Credit spreads as measured by the CDS (Credit Default Swaps) rates are falling indicating increasing risk appetite amongst global investors. ICICI Bank CDS, which is widely traded in the Asian CDS market, has seen its five year spreads fall by 200 bps over the last one year. Five year ICICI bank CDS trades at spreads of 280bps as of January 2013 against levels of 480bps seen in January 2011.
The fall in CDS spreads of ICICI Bank indicates that global investor view of the credit risk of ICICI Bank has improved. In other words an investor of ICICI Bank bonds wanting to hedge credit risk has seen hedge costs come off by 200bps over the last one year. The sharp fall in CDS spreads of ICICI Bank is reflected in the equity markets as well.
The stock price of ICICI Bank has gone up by 70% since January 2012 while the Sensex and Nifty have returned over 25%. The close correlation between credit spreads and equity prices indicate the risk appetite of investors. The higher the risk appetite of global investors for credit spreads, the higher the FII inflow into equity markets. FII’s have invested USD 18 billion in Indian equities in calendar 2012.
Chart 1. ICICI Bank CDS spread, ICICI Bank Equity and Sensex movements
The question going forward is will credit spreads continue to drop for issuers such as ICICI Bank? ICICI bank is rated BBB- by S&P, which is the lowest investment grade. The fact that the CDS spreads of ICICI Bank is falling indicates that investors believe that ICICI Bank’s credit risk is better than what is was priced by the CDS market. Hence as the credit perception of ICICI Bank improved, more and more investors came in to receive the CDS spreads. Receiving CDS spreads is the willingness of an investor to give protection to an ICICI Bank bond holder in return for a yearly payout, which is the CDS spread.
A protection seller was receiving a payout of 480bps every year or Rs 4.80 for every Rs 100 on ICICI Bank in January 2012. The protection seller is receiving 280bps or Rs 2.80 per Rs 100 in January 2013. Will the protection seller be willing to provide protection at lower spreads going forward? The answer is yes as there will be a demand for higher yields going forward given the yields of government bonds across US, Germany and Japan are at extremely low levels. Five year bond yields in the US, Germany and Japan is at levels of 0.80%, 0.55% and 0.20% respectively.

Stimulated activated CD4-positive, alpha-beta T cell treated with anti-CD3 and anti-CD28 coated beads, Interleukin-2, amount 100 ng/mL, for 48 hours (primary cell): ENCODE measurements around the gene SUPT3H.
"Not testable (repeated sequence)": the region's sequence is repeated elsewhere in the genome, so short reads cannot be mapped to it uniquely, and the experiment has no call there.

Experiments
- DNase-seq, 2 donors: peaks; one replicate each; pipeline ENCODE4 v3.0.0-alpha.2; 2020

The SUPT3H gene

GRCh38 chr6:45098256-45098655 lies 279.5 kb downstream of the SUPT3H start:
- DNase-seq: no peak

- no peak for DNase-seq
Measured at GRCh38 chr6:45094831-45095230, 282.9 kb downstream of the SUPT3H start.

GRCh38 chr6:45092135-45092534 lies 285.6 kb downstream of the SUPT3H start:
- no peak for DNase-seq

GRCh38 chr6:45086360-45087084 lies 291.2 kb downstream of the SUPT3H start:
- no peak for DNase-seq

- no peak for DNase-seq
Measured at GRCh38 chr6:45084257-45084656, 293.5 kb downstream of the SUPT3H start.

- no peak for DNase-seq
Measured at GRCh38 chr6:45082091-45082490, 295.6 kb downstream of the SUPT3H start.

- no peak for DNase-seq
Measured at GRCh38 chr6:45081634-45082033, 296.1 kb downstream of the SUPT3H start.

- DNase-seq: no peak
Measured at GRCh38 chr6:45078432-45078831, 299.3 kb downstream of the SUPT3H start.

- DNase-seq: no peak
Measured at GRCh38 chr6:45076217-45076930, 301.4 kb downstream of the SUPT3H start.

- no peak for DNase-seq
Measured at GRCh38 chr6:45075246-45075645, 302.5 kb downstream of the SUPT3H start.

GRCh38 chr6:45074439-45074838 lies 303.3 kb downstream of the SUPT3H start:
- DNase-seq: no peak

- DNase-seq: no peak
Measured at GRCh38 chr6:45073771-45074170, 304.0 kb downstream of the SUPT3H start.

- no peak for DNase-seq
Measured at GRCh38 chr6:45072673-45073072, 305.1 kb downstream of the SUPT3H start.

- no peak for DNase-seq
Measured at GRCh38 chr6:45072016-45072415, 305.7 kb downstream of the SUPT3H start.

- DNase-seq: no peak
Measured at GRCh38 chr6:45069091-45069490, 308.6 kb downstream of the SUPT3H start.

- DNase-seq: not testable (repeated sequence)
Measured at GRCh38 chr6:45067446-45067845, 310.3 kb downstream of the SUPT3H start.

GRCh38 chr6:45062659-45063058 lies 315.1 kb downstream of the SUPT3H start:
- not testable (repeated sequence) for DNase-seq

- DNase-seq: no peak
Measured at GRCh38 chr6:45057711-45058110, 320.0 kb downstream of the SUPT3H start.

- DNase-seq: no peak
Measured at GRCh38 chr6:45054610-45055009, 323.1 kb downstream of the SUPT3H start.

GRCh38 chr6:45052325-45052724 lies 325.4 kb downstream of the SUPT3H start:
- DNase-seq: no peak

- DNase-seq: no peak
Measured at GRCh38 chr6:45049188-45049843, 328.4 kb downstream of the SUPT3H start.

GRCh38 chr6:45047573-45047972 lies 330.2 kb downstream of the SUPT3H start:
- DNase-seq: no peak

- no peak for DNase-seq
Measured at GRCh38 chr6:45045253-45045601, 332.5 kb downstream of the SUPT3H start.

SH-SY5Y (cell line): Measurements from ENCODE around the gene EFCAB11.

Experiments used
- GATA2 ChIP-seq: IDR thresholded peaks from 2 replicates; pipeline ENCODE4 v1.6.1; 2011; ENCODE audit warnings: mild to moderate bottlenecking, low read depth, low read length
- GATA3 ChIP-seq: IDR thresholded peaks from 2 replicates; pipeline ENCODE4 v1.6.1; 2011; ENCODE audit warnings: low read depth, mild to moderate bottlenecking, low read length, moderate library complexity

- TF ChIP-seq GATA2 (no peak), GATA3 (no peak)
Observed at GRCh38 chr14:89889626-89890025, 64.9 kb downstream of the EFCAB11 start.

The fact that the Fed, ECB and Bank of Japan are expected to maintain interest rates at record low levels and are expected to continue buying bonds to pump in liquidity into the markets will keep down bond yields at the short end of the curve. The lower bond yields will drive investors to seek higher yields elsewhere and that seeking of higher yields will prompt interest in credit spreads of issues such as ICICI Bank.
In the medium term, falling credit spreads of ICICI Bank will also reflect in firm equity markets given that both are driven by risk appetite. In the longer term, the exit policies adopted by central banks will impact credit spreads negatively. However at this point of time exit policy of central banks look a long way off and investors will do well to be bullish on risk assets.